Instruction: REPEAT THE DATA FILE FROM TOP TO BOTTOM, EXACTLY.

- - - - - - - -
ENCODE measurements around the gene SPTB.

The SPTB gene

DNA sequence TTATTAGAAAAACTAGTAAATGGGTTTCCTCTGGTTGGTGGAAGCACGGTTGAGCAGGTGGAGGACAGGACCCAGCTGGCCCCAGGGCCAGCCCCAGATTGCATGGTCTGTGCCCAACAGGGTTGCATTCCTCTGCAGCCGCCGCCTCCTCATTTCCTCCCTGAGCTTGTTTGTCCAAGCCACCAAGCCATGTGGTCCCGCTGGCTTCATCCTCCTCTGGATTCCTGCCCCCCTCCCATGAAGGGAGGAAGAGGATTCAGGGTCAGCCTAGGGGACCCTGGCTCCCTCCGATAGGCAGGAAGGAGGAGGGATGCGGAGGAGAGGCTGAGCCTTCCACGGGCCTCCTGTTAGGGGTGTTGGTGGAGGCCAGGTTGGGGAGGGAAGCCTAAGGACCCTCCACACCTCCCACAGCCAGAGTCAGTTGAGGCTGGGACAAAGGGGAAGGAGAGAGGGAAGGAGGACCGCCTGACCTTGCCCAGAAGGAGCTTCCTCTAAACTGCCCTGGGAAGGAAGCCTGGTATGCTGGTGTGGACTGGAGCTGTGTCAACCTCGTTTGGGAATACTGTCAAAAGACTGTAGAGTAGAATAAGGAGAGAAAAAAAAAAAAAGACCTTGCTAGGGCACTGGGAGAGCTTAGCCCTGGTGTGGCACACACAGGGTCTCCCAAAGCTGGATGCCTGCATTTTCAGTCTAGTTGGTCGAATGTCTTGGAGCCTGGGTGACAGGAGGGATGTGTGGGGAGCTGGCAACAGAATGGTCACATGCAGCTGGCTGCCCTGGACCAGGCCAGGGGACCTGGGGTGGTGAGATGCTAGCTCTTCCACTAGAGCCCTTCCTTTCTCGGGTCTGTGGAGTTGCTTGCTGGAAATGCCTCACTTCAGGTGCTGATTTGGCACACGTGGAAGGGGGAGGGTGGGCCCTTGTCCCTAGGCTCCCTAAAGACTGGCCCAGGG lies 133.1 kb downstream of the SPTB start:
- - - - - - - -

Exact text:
ENCODE measurements around the gene SPTB.

The SPTB gene

DNA sequence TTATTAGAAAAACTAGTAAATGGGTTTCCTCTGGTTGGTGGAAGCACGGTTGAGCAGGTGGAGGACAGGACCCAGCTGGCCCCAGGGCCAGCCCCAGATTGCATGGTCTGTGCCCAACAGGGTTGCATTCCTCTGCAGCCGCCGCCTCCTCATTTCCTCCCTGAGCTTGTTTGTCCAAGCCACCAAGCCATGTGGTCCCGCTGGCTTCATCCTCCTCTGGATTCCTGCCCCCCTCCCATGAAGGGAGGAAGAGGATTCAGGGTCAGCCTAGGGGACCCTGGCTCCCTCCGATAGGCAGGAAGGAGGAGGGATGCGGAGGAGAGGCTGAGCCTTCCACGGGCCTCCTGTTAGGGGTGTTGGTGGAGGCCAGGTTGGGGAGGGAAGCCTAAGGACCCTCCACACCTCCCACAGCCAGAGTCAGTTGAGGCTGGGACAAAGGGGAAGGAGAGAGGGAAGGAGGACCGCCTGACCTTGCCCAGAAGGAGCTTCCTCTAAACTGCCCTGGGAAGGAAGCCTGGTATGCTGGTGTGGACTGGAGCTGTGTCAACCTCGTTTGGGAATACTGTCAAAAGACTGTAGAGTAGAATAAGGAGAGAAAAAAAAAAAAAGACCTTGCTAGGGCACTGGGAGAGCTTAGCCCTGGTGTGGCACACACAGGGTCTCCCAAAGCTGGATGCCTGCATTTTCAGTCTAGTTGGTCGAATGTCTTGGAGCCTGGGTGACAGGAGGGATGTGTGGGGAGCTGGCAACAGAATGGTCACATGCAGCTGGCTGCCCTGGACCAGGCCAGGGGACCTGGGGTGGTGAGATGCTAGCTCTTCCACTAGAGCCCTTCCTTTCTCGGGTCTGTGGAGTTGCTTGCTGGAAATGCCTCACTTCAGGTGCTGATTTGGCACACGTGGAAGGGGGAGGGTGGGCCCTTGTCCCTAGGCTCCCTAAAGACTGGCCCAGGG lies 133.1 kb downstream of the SPTB start: